As to who could replace Chávez… I really don’t know. I don’t think the opposition have a charismatic leader who would be capable of (a) uniting the various anti-Chávez factions who make up the opposition, and (b) uniting the country as a whole. Having said that, I do think that getting rid of Chávez is a must. While the traditional political elites were corrupt to the core, they at least knew what they were doing. Chávez and his cronies are not only corrupt in equal measure, but are completely inept as well.




Cada loco con su tema...
User currently offlineLuisca From , joined Dec 1969, posts, RR:
Reply 5, posted (10 years 4 months 2 weeks 5 days 6 hours ago) and read 792 times:

Su hora de liberacion esta cerca.

The time of your liberation is close

I am praying that Sunday will be the end of the Chavez Dictatorsrhip


User currently offlineStratofish From Germany, joined Sep 2001, 1055 posts, RR: 5
Reply 6, posted (10 years 4 months 2 weeks 4 days 8 hours ago) and read 781 times:

"That?s the legacy that I'm talking about? an ingrained ?us against them? mentality that has the potential to turn things very ugly."

My prediction is things will turn ugly, and not only in Venezuela.  Sad

Another thing I'd like to ask: is there something like a "moderate" opposition in sight? I mean those who tried the failed coup de etat were hardline capitalists from the far right I was told, and I bet they are eager to fill the power gap quickly if Chavez is removed from power.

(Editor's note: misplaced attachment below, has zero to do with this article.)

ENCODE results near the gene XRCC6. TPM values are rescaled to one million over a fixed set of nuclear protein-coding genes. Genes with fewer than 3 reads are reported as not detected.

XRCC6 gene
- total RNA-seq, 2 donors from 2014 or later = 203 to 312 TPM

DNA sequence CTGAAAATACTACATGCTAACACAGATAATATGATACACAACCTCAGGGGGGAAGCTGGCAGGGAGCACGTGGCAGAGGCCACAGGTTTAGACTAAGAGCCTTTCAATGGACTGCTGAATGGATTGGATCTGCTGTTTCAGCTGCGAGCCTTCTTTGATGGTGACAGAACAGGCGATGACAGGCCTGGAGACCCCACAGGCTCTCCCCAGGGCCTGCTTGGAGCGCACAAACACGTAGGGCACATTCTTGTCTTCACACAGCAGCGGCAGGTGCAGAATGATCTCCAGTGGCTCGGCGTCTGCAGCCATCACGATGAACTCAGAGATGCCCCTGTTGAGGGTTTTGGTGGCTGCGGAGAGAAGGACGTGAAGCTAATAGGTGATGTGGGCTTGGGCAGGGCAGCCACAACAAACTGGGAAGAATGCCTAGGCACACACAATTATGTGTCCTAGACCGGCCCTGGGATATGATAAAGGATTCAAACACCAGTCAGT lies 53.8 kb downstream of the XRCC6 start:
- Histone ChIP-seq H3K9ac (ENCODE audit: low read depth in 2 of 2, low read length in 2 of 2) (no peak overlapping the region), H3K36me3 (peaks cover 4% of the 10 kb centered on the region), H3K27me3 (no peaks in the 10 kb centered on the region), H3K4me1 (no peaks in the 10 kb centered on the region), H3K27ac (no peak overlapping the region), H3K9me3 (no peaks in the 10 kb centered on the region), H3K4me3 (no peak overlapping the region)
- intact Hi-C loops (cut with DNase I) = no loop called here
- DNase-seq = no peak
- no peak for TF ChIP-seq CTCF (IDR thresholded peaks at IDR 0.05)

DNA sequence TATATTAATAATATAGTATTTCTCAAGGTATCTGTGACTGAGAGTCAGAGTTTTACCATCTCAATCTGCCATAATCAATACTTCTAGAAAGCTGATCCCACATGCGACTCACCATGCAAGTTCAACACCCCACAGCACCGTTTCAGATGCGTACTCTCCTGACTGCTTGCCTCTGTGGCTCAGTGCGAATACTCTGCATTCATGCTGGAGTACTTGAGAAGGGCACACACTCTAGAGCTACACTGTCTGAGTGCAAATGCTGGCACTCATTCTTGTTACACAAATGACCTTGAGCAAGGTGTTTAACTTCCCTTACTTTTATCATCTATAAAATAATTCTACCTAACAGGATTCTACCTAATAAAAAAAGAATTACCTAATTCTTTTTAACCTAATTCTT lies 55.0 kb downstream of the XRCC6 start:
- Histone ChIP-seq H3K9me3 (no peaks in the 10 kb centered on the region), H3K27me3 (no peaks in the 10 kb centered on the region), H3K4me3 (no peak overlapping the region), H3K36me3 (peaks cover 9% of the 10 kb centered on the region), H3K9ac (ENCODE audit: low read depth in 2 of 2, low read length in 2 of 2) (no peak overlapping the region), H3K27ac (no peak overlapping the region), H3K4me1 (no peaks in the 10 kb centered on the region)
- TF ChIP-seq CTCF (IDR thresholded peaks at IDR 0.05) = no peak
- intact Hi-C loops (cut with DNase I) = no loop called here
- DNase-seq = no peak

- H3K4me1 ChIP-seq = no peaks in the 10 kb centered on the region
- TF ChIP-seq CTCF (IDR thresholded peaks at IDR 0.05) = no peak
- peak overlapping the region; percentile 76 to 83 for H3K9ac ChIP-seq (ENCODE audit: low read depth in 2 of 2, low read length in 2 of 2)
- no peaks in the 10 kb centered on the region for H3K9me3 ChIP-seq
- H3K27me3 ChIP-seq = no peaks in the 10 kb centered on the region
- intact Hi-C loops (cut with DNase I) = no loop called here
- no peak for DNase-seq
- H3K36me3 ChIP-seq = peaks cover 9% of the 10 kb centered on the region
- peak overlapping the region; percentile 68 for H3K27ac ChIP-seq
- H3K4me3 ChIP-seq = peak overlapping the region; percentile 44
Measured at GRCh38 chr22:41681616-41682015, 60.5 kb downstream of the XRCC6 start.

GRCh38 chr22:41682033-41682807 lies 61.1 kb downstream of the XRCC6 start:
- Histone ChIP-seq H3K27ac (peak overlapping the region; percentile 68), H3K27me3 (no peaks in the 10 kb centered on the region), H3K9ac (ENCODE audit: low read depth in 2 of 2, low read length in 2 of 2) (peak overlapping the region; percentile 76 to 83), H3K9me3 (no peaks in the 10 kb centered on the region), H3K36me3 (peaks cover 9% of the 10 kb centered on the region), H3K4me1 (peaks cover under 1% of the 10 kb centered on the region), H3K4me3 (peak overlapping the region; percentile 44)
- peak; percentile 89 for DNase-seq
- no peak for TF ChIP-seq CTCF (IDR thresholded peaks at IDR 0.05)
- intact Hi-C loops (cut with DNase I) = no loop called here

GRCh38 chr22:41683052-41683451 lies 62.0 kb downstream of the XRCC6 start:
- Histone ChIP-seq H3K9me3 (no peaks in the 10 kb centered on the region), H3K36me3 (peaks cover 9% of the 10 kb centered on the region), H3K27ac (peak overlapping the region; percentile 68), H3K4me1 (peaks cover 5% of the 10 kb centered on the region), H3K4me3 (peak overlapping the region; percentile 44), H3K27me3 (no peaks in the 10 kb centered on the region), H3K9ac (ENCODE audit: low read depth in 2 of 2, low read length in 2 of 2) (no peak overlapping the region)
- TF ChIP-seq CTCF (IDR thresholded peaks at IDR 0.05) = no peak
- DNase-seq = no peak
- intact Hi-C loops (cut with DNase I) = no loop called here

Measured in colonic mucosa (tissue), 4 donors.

Y Luisca esta loco, como siempre. *shaking head*
After all, IF the Venezuelians decide to remove Chávez they do so at their own will and with their own power, right?



The Metro might be the Sub(optimal)way
User currently offlineWhitehatter From , joined Dec 1969, posts, RR:
Reply 7, posted (10 years 4 months 2 weeks 3 days 5 hours ago) and read 772 times:

someone on the left of US politics sent me an email yesterday about something like $60m of US taxpayers money being spent here to bring down Chavez.

This is shameful if true. Why should the US want to spend their tax dollars bringing down an elected government? Do those US taxpayers care that their hard earned bucks are being spent to deny democracy? Venezuela elected Chavez. US tax dollars are being used to unseat Chavez. Is that right?


User currently offlineStratofish From Germany, joined Sep 2001, 1055 posts, RR: 5
Reply 8, posted (10 years 4 months 2 weeks 2 days 18 hours ago) and read 766 times:

"Why should the US want to spend their tax dollars bringing down an elected government?"

Well, it's not the US in general, but the guys who run the country at the moment. The conservatives of Venezuela are the ones running most of the oil industry, AFAIK, and the oil industry of Venezuela has close ties with the oil industry of the US, and the .... you go figure.

I haven't heard of those $60m yet, but it's an open secret that the US gov and it's secret services played a big role in the failed coup in 2002.

Nevertheless it will be interesting how the Venezuelians will decide today.
Although I am a bit sceptical of the legitimacy of a recall vote of a (twice) democratically elected head of state, wether one likes him or not.



The Metro might be the Sub(optimal)way
User currently offlineUssherd From United Kingdom, joined Feb 2000, 329 posts, RR: 0
Reply 9, posted (10 years 4 months 2 weeks 1 day 20 hours ago) and read 765 times:

According to the CNE (electoral council), the preliminary results show 51% of voters in favour of Chávez and 41% against. These results still have to be validated, but it looks like Chávez is staying.


Cada loco con su tema...
User currently offlineTACAA320 From , joined Dec 1969, posts, RR:
Reply 10, posted (10 years 4 months 2 weeks 1 day 18 hours ago) and read 750 times:

Really sad results for the Venezuelan opposition.

I hope the best for Venezuela, but unfortunately don't predict any good by the moment.